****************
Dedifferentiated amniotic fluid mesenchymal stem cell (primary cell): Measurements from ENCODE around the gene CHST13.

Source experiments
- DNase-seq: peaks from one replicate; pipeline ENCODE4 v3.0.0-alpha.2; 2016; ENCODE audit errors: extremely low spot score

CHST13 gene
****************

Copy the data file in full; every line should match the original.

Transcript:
Dedifferentiated amniotic fluid mesenchymal stem cell (primary cell): Measurements from ENCODE around the gene CHST13.

Source experiments
- DNase-seq: peaks from one replicate; pipeline ENCODE4 v3.0.0-alpha.2; 2016; ENCODE audit errors: extremely low spot score

CHST13 gene